> mongos.runCommand({addshard : "foo/server1:27017,server2:27017"})
{ "shardAdded" : "foo", "ok" : 1 }
> mongos.runCommand({addshard : "bar/server3:27017,server4:27017"})
{ "shardAdded" : "bar", "ok" : 1 }

Edit: you must list all of the non-arbiter hosts in the set for now. This is very lame, because given one host, mongos really should be able to figure out everyone in the set, but for now you have to list them.

Tada! As you can see, you end up with one “foo” shard and one “bar” shard. (I actually added that functionality on Friday, so you’ll have to download a nightly to get the nice names. If you’re using an older version, your shards will have the thrilling names “shard0000” and “shard0001”.)

Now you can connect to “server4:30000” in your application and use it just like a “normal” mongod. If you want to add more mongos processes, just start them up with the same configdb parameter used above.

Mongo Mailbag #2: Updating GridFS Files

Welcome to week two of Mongo Mailbag, where I take a question from the Mongo mailing list and answer it in more detail. If you have a question you’d like to see answered in excruciating detail, feel free to email it to me.

Is it possible (with the PHP driver) to storeBytes into GridFS (for example CSS data), and later change that data?!

I get some strange behavior when passing an existing _id value in the $extra array of MongoGridFS::storeBytes, sometimes Apache (under Windows) crashes when reloading the file, sometimes it doesn’t seem to be updated at all.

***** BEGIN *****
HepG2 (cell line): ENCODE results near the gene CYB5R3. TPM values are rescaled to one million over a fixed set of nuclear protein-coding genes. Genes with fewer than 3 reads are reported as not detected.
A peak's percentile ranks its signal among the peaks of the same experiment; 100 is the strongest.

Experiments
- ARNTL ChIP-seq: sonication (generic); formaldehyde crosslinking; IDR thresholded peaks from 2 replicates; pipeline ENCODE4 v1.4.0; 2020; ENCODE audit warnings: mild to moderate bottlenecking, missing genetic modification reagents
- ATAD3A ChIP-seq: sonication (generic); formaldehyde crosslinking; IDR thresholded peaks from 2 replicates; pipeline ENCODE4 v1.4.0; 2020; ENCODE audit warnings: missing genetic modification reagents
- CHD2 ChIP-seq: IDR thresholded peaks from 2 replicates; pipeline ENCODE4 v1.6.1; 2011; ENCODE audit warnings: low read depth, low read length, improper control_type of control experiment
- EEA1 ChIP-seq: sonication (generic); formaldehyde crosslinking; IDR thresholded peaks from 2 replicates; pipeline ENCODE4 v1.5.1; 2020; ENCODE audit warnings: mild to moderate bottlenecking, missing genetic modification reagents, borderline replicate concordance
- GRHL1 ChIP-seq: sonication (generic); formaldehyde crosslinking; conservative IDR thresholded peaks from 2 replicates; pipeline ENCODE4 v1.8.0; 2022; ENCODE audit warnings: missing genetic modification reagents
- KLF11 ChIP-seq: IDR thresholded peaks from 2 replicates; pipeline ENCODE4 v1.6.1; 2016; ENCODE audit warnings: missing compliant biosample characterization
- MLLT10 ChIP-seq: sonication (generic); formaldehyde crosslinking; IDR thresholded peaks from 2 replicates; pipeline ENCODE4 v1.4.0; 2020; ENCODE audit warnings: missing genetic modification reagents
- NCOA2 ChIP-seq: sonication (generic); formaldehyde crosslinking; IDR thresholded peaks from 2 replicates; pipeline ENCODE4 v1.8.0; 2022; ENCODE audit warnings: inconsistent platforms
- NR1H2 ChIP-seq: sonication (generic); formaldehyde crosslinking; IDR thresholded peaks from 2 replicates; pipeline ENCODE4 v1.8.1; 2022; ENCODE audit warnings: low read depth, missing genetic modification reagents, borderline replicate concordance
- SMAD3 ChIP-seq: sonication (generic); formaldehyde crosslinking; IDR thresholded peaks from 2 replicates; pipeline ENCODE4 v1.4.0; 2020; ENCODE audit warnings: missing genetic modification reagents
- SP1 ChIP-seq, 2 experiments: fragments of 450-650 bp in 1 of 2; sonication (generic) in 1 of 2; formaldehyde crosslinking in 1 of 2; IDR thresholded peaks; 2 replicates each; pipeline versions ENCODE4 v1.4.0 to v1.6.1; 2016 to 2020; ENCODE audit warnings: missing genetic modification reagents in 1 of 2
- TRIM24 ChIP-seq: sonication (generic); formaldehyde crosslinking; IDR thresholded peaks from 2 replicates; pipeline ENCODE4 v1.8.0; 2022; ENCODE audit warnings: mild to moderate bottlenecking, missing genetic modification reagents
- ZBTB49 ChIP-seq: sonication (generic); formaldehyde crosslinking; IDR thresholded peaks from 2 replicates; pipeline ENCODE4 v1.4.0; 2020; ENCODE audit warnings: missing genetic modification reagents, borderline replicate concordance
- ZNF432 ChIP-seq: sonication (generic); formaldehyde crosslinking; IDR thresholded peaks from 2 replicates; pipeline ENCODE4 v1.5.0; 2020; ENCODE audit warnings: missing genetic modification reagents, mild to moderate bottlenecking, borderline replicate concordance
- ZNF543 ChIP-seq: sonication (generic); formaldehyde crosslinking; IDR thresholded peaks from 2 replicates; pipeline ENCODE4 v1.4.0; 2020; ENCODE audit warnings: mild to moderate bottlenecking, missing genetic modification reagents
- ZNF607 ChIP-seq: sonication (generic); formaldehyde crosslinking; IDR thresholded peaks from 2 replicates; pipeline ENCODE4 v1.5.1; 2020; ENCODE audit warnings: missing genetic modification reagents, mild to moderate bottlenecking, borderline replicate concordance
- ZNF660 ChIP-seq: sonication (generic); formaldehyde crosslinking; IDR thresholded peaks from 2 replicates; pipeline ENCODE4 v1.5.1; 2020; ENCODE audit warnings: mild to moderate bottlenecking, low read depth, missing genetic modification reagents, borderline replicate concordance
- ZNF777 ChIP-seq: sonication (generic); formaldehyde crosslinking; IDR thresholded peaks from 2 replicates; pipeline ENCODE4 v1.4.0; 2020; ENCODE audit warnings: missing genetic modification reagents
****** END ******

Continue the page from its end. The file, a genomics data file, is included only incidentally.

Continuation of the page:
So I wonder, is it even possible to update files in GridFS?! ūüôā

-Wouter

If you already understand GridFS, feel free to skip to the last section. For everyone else…

Intro to GridFS

GridFS is the standard way MongoDB drivers handle files; a protocol that allows you to save an arbitrarily large file to the database. It’s not the only way, it’s not the best way (necessarily), it’s just the built-in way that all of the drivers support. This means that you can use GridFS to save a file in Ruby and then retrieve it using Perl and visa versa.

Why would you want to store files in the database? Well, it can be handy for a number of reasons:

  • If you set up replication, you’ll have automatic backups of your files.
  • You can keep millions of files in one (logical) directory… something most filesystems either won’t allow or aren’t good at.
  • You can keep information associated with the file (who’s edited it, download count, description, etc.) right with the file itself.
  • You can easily access info from random sections of large files, another thing traditional file tools aren’t good at.

There are some limitations, too:

  • You can’t have an arbitrary number of files per document… it’s one file, one document.
  • You must use a specific naming scheme for the collections involved: prefix.files and prefix.chunks (by default prefix is “fs”: fs.files and fs.chunks).

If you have complex requirements for your files (e.g., YouTube), you’d probably want to come up with your own protocol for file storage. However, for most applications, GridFS is a good solution.

How it Works

GridFS breaks large files into manageable chunks. It saves the chunks to one collection (fs.chunks) and then metadata about the file to another collection (fs.files). When you query for the file, GridFS queries the chunks collection and returns the file one piece at a time.